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How Common is Embezzlement in U.S. Businesses?

The escalation of embezzlement crimes is alarming. Many companies cannot afford to sit back and hope their employees and management are ethical. But fraud does not discriminate and firms need to stop believing their employees will not perpetrate internal frauds.

According to the latest Annual Global Fraud Survey commissioned by Kroll Inc., 81 percent of firms were victims of frauds perpetrated by insiders. The costs are too high for firms of any size to ignore the threat and not invest in more means of defending the business from the inside.

Historically, companies have had to rely on forensic accountants to provide protection against internal fraud. Now, DFND Analytics has made it possible for organizations of any size to have their financial records regularly monitored to protect them against fraud, embezzlement, and costly errors.

Who commits internal fraud crimes?

Embezzlement is essentially stealing, with the big difference being that insiders conduct the fraud. The perpetrator could be a contractor or other business partner with authorized access to the company’s computer system. However, in many cases, current or former employees — at all levels — execute the crime.

Data from the Association of Certified Fraud Examiners (ACFE) 2014 Report to the Nations on Occupational Fraud and Abuse illustrates that all levels of employees may commit crimes against their employer, but senior executives do the most financial damage:

  • Senior or middle managers were responsible in 36 percent of nearly 1,500 occupational fraud cases examined by Certified Fraud Examiners. Junior employees were responsible in 45 percent of investigations. Only 23 percent of the reported frauds resulted from actions of an agent or non-employee with access.
  • The size of the fraud losses corresponds to level of authority. For example, owners or top executives were found to be responsible in 19 percent of the investigations, but their median loss to their company was $500,000. Managers committed 36 percent of the embezzlements with a median loss of $130,000. Lower-level employees were involved in 42 percent of frauds, but the median losses were only $75,000.
  • Losses also grow higher with the age of the embezzler. While half of the perpetrators were between 31 and 45, median losses grew higher by age range. This probably correlates to the seniority level as well.
  • Background checks are not helpful in weeding out potential embezzlers. The vast majority are first-time offenders. In fact, studies show that they typically work for the employers for years before beginning to embezzle money or other resources.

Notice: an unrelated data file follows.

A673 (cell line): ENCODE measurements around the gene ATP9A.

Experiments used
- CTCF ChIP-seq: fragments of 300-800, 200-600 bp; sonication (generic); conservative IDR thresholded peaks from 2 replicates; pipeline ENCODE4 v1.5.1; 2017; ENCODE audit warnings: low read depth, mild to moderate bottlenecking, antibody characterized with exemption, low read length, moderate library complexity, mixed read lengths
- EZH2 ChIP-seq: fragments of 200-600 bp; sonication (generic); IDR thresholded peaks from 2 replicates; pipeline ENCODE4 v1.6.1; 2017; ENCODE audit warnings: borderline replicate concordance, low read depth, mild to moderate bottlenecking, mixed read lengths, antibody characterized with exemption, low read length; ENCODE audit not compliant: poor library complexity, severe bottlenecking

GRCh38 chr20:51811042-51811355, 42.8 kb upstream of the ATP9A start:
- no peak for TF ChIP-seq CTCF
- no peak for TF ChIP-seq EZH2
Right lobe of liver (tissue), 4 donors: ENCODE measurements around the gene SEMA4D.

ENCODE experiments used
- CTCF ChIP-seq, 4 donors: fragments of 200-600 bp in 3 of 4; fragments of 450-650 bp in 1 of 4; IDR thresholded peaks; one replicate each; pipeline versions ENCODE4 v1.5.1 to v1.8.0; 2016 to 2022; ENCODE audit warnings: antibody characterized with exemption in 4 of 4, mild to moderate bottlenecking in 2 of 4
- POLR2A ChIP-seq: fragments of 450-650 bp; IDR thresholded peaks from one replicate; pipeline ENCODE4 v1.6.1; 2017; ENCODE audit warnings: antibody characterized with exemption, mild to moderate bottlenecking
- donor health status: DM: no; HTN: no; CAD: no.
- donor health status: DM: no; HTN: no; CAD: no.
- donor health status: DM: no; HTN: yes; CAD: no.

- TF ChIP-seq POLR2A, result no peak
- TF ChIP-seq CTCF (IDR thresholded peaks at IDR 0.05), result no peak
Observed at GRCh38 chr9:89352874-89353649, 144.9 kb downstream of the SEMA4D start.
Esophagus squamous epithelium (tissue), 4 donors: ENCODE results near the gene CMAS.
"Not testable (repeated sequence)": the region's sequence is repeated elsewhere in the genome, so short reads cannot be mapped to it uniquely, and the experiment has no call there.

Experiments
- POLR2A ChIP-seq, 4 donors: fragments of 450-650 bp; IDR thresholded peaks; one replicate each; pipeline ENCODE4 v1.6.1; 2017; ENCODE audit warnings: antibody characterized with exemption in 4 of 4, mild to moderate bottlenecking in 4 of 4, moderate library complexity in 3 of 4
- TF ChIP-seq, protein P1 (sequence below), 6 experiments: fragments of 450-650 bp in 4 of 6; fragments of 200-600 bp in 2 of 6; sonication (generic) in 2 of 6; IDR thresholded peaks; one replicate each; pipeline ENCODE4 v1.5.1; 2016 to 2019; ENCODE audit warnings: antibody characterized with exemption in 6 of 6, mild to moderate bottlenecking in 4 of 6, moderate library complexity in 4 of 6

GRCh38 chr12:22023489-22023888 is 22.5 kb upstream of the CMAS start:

Years in the making

Many believe that economic factors, such the recession, housing bubble, rates of unemployment, or other economic indicators increase the likelihood of white collar theft. The economy may add an incentive, but most embezzlers’ schemes go on for years, in good times and bad. For example, University Business reported several examples of embezzlement unearthed on college campuses, with nearly 40 percent of the schemes taking place for periods of at least five years.

The median duration – the amount of time from when the fraud commenced until it was detected – of the fraud cases in the ACFE study was 18 months. And many sources note that the longer the scheme lasts, the greater the financial damage.

Detection methods

It is relatively rare for companies to uncover fraud in their midst through internal investigation. Most fraud is brought to light by whistleblowers, confessions or by law enforcement. In fact, the Kroll report indicated that whistleblowers exposed 41 percent of the malfeasance that survey respondents discovered. Fellow employees accounted for nearly half of all frauds uncovered. In almost all cases, however, it can take a long time for management to become aware of the situation and, in the meantime, the losses can mount quickly.

Some companies rely on surprise audits, their accounting firm or a dedicated fraud or ethics department to be on the lookout for questionable transactions. But being proactive about searching for problems is more effective and can stop frauds early on, before the losses mount.

Forensic software with standard and proprietary tools is used by DFND Analytics to look for anomalies. Using tailored algorithms, they help companies analyze their accounting records and look for overpayments, unusual behavior, and other indicators of potential fraudulent behavior. They also will help establish best practices to mitigate any unusual findings. This approach to helping companies address the embezzlement menace is their expertise.

DFND’s surveillance program allows a detailed analysis to be conducted 6 times within a year, at intervals chosen by the client. A financial professional on the DFND staff will review the test results and highlight the most pertinent issues unearthed. A summary report is provided with the ability to drill down to individual transactions to check out potential anomalies.

In spite of how effective proactive monitoring is, only one-third of firms use that type of control, largely because they think they cannot afford it. DFND Analytics equips small businesses, non-profits and government agencies with the ability to detect embezzlement in a timely manner. With DFND Analytics‘ help, organizations of all sizes can afford high quality fraud protection.

The post How Common is Embezzlement in U.S. Businesses? appeared first on DFND Analytics.

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How Common is Embezzlement in U.S. Businesses?


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